Even though it would have seemed like a hard area to approach, director Stephen Kijak had no problem probing into the darkest parts of the band’s story. “It actually wasn’t, because we knew we had to,” he explains. “And to be clear, these are pretty large plot points in the arc of this band. There’s an element where they almost become part of the mythology.” How the band’s music helps them persevere made it necessary. “We knew we had to just go right in there because that’s going to crack this open and show you this very vulnerable, damaged, human side to these men who are soldiering on through their art to save themselves and carry on through music,” he says.
Another aspect that is positively painful to behold is how Yoshiki’s relentless drumming, composing and piano playing has taken an immense toll on his body. Numerous scenes show him either playing at concerts to the point of total collapse or visiting doctors trying everything from physical therapy to injections to reduce his pain. He recounts in the footage how both drumming and piano playing causes him pain in different areas of his arms. After so many years of such physical duress, Yoshiki has apparently not considered taking a break to give his body time to recuperate. “Eventually my body is going to deteriorate,” he admits. “That way of playing, you know. I’m also a composer. I compose classical music as well. Maybe like 10 years from now I’d just become a composer, just write a symphony or something like that. I like actually doing that too. While I have this body. I don’t know how long it’s going to last. I’m going to try to keep going.”
The span of X Japan’s members lives covered throughout the film is comprehensive to say the least. All phases of the band’s career are well represented including both behind-the-scenes personal moments and their on-stage, public life. Often music documentaries can have trouble finding enough true video footage to fill time, but not so for this movie. “Yoshiki has a warehouse of his own archive,” says director Kijak. “When you have an artist that’s so organized—like the Stones are like that—they handed me an archive log that was 800 pages long. The challenge was just pouring through it. Some things were labeled very well. ‘Oh look a thirty-camera shoot of nine different concerts.’ And that to me is a dream come true.”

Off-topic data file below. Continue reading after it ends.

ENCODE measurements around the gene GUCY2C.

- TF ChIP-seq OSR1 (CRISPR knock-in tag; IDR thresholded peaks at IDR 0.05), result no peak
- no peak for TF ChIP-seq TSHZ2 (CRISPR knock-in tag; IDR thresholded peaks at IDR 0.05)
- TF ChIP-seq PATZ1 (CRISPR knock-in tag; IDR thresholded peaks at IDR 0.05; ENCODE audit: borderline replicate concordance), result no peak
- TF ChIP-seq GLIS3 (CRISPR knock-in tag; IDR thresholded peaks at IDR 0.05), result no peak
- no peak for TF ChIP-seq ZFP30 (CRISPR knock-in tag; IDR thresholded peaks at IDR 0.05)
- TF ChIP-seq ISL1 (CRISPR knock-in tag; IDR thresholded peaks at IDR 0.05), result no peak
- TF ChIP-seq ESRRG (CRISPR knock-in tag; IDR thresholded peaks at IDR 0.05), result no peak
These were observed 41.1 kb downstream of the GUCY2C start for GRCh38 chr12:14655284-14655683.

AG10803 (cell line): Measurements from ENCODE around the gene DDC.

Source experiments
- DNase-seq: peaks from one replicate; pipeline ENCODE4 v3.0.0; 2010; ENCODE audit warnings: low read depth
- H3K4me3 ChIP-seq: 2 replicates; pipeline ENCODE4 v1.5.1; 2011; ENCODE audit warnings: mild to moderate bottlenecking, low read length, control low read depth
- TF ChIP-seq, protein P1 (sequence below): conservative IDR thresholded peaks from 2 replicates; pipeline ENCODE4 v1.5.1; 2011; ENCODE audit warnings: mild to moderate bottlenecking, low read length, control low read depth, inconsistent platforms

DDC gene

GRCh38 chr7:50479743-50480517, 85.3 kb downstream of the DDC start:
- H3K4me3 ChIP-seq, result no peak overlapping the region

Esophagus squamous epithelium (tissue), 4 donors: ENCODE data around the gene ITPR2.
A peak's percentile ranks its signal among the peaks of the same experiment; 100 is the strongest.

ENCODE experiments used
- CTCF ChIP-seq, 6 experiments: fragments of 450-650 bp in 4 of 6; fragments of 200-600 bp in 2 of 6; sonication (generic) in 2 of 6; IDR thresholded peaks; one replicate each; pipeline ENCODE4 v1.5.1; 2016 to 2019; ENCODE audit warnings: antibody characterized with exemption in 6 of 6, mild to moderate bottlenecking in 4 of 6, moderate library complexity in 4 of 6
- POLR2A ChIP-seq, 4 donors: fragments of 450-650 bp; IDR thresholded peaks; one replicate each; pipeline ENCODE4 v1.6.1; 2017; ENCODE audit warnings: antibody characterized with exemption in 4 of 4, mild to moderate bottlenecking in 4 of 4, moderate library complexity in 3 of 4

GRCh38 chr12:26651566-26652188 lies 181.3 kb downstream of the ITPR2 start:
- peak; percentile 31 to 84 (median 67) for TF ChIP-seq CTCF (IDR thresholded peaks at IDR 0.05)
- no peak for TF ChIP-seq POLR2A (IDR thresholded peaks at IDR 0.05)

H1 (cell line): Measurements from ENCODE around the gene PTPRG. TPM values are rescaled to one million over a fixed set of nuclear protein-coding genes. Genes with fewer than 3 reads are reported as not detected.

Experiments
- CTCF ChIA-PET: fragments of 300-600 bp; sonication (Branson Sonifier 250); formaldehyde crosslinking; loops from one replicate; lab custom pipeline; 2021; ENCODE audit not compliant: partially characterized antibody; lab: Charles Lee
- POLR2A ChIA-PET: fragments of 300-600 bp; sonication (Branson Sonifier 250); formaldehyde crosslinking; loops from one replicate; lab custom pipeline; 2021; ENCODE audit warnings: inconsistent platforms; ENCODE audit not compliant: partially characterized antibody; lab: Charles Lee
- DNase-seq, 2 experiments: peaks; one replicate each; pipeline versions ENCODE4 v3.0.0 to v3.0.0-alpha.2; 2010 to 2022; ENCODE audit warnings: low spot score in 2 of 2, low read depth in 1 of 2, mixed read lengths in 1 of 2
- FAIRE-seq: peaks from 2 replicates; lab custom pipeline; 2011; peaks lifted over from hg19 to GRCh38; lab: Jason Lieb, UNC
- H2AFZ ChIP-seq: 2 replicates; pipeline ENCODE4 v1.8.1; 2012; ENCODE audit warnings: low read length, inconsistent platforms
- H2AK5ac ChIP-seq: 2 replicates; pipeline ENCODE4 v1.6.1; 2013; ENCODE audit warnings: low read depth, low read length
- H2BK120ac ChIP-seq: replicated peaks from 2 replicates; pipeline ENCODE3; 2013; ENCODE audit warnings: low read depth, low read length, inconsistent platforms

As evidenced by the cameras preset at the interview with Yoshiki his actions have always been well documented. “He has people following him around for years just filming everything,” Kijak recalls. “I saw one string of archive tapes that were preparations for a big Tokyodome show. Someone was filming him while someone else was filming them filming him, and they all run into another camera crew. There’s constant surveillance and documentation. [Yoshiki] joked that his mother said to some record executive, ‘Film everything because he might die tomorrow,’ and they took it seriously.” They even found lost footage including behind-the-scenes moments from a David Lynch directed video. “There was nothing on the log,” he explains. “It was just like ‘Yoshiki document take 1 – 20’ with a random date. I went, ‘What are those tapes? Let’s look through these for kicks.’ And there’s David Lynch and Yoshiki nude on a beach.”
The film focuses on the band’s big 2014 headlining show at Madison Square Garden in New York City, a big moment for them in the Western world. Diehard fans of the band will know that initially the plan was to release X Japan’s first new as-yet untitled album in twenty years on March 11th, 2016 and then the very next day play their headlining show at Wembley stadium along with the premiere of this film. This was easily big enough to be their next career highlight in the West. Then, in the ramp-up to completing the new album, X Japan guitarist Pata was hospitalized behind a life-threatening blood clot. The album and the show both had to be delayed. When asked if there is any update to both Pata’s health and the completion of the X Japan’s new album, Yoshiki is incredibly forthcoming.